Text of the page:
Canada Introduces New Plastic Currency … Canada may be permanently swapping paper for plastic, providing its recently-released polymer $100 note is well-received. The brand new bill was put into circulation starting Nov. 14, with $50 and $20 bills scheduled for 2012 and $10 and $5 bills slotted to come out in 2013. Polymer currencies, first developed in the 1980s in Australia, have helped countries cut back on counterfeit bills. Australia introduced polymer cash in 1988. A transparent maple leaf and a clear portion on the left side of the bill with holographs that change color in the light are designed to foil counterfeiters attempting to create fake notes. – ABC News
Dominant Social Theme: Cash evolves like everything else. Eventually we'll get rid of it. In the meantime we'll make it look as much like a credit card as possible.
Free-Market Analysis: Used to be that money was at least in part gold and silver, circulating as gold and silver or as bank notes that represented gold and silver.
At the height of the free-banking monetary experiment in the US, both before and after the Civil War, money circulated freely and paper money connected to gold and silver backing was printed locally by banks, restaurants, hotels and other places where gold and silver could be stored.
Much such circulating paper money was only good locally, where the merchant had a good and known reputation. Interest rates fluctuated widely region-to-region. This meant if one area was in a slump, you could go somewhere else to find a job. It wasn't so hard. People in the US went west to find work when the East turned inhospitable.
But in the grip of an icy power elite, the world continues to converge. Globalism is key and every part of the international scene is to be "interlinked." If there is a depression in Japan, Mexico shall feel it and Canada and the US, too.
How this makes things better is not easy for us to comprehend. The idea of the 21st century is that government, and government printing presses, shall finally triumph over messy private markets.
To this end, Canada, like Austria before it, is introducing plastic currency. We can't help but believe this is a kind of metaphorical statement. The powers-that-be hate cash, just as they hate gold and silver (when it is in the hands of anybody else) and will do anything to eradicate it as much as they can.
The polymer series costs 19 cents per unit to produce, almost twice the 10 cents needed to make paper bills. But they are more cost-effective in the long run, said Bank of Canada spokesperson Julie Girard. They are recyclable and last two and a half times longer than the older cotton-based model, she said.
The U.S. has tried to cut costs by replacing its dollar bills with $1 coins, but the American public has resisted giving up its greenbacks. The idea of U.S. dollars replaced with plastic bills has not been proposed.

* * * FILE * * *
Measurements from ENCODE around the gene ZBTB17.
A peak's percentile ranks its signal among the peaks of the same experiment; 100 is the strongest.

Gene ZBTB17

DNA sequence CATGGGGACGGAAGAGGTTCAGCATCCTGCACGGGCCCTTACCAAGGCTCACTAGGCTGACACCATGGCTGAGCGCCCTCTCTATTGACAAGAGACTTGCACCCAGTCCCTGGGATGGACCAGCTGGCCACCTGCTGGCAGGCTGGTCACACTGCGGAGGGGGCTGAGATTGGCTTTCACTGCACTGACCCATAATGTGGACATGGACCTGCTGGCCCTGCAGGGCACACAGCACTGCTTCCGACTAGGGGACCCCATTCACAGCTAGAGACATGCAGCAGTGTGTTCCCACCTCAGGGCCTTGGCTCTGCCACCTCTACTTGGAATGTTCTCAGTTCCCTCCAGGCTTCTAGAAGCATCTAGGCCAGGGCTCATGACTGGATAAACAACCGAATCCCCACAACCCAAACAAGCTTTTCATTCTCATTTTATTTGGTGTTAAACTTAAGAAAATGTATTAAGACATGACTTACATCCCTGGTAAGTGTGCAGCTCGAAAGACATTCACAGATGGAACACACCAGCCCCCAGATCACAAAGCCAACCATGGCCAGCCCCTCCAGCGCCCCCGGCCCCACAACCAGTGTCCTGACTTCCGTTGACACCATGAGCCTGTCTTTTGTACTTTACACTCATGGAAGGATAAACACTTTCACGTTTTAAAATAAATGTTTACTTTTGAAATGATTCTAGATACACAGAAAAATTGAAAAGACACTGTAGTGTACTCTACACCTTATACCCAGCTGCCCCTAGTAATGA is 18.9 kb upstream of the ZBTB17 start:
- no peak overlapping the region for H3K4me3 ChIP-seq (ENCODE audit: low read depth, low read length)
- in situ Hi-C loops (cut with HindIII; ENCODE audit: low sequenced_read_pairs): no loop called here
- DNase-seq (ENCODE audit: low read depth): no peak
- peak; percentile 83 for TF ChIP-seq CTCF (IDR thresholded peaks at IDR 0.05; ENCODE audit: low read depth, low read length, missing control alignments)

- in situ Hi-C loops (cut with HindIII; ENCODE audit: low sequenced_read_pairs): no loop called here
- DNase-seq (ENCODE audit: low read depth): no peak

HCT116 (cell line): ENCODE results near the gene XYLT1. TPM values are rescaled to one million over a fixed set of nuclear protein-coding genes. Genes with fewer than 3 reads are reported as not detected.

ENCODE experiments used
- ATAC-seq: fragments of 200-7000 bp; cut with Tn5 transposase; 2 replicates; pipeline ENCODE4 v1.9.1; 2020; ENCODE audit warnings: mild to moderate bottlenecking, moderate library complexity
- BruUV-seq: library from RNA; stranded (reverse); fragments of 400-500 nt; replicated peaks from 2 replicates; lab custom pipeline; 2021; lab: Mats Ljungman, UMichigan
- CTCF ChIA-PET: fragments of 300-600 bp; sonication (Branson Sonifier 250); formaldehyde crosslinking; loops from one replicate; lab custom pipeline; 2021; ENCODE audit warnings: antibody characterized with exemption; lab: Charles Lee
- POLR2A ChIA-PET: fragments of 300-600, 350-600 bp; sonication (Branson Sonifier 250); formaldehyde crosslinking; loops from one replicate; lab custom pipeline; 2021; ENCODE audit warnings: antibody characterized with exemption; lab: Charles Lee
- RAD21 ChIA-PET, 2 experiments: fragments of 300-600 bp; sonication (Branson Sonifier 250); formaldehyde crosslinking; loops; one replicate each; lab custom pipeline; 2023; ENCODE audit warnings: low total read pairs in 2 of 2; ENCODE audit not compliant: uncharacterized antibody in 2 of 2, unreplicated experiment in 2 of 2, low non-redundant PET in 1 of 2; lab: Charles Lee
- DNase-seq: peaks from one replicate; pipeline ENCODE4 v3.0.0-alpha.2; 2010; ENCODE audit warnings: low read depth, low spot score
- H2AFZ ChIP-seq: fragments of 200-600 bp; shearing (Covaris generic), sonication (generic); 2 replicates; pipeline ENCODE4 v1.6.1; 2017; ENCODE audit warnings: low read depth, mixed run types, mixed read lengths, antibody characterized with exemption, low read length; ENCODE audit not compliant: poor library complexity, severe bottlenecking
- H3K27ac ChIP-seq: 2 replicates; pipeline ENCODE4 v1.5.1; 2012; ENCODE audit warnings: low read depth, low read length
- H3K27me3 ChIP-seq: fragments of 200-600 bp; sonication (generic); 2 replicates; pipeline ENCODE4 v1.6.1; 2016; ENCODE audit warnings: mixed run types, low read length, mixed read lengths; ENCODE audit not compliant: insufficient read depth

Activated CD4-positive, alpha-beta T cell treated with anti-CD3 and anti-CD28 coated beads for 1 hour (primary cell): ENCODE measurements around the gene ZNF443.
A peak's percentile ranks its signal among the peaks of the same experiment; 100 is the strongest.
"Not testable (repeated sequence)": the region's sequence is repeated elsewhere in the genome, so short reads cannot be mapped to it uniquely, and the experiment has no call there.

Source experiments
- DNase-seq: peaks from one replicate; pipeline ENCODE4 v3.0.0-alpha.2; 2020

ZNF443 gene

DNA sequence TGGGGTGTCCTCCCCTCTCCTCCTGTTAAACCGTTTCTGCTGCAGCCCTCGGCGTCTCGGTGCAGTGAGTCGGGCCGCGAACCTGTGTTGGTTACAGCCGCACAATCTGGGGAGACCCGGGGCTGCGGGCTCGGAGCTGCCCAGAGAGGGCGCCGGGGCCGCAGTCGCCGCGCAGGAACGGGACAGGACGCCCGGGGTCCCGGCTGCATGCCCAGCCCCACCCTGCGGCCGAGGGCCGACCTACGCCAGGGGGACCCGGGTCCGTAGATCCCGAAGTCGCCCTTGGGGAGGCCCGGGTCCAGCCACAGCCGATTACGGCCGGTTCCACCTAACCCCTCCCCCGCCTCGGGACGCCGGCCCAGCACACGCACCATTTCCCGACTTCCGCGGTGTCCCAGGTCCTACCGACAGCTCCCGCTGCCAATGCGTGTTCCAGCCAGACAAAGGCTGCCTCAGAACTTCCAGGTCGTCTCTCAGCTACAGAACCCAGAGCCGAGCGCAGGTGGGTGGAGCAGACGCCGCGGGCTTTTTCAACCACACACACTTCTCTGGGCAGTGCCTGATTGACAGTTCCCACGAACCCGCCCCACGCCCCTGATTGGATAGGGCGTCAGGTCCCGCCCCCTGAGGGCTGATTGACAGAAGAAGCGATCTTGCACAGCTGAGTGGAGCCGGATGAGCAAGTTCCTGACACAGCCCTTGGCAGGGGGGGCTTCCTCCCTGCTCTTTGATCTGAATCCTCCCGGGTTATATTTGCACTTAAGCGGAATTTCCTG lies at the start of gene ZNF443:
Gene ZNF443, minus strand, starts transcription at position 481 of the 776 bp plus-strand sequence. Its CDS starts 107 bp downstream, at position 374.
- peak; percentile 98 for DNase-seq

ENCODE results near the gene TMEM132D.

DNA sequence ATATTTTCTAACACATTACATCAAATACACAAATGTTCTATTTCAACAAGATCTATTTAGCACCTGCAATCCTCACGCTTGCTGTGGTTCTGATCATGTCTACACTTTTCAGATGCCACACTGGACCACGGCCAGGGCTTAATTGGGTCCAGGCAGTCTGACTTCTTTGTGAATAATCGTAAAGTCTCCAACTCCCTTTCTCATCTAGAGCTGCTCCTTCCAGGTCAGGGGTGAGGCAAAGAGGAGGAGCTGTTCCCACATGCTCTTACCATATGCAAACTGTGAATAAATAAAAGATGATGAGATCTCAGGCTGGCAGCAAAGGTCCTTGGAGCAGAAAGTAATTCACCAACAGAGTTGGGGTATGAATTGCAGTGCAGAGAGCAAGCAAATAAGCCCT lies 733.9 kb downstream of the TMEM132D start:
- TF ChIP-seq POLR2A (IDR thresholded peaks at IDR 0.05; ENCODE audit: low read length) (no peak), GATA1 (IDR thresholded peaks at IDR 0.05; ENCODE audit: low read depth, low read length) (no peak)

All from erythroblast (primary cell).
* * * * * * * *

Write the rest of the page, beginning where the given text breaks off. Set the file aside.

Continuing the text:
The reason that people refuse to give up cash – despite the moves of governments around the world to make cash less utile – is that cash provides a haven from government relentlessness when it comes to ever rising taxes and privacy invasions.
Rightly or wrongly – from a government point of view – people still seek shelter from overwrought government demands and the utilization of cash may be seen as a kind of protest within this context.
The government counterattack has been to try to limit the amount of cash available to people and to push private enterprise into proposing electronic solutions that will not only do away with cash but with any kind of physical transaction.
And within this context, the movement to plastic money is part of a larger trend. It is in fact a dominant social theme of sorts – that money is what government decides it is.
The bureaucracy is generally more comfortable with non-cash transactions and one could make the argument that the closer cash resembles something else – credit cards, say, the more comfortable governments will be.
Credit cards are a kind of government money anyway, infinitely trackable and subject to whatever strictures government places on them.
The final goal is to move to a fully electronic currency, apparently, where no transaction is made that government – and its controller (dynastic Money Power) – cannot easily discern.
Ironically, there are problems with Canadian plastic money – it is easily ripped once the plastic coating is nicked or scratched for one thing. And the nicking is all-too-easily accomplished.
The Canadian government justifies the plastic cash – as Austria also justifies it – by claiming it defeats counterfeiting. But there used to be circulating money – specie actually – that did roughly the same thing.
Gold and silver used to circulate in coin and was not that easy to counterfeit. Today, private variants of gold and silver can circulate in digital form. We would suggest that such private-market solutions are infinitely superior to one-size-fits-all public monopoly money.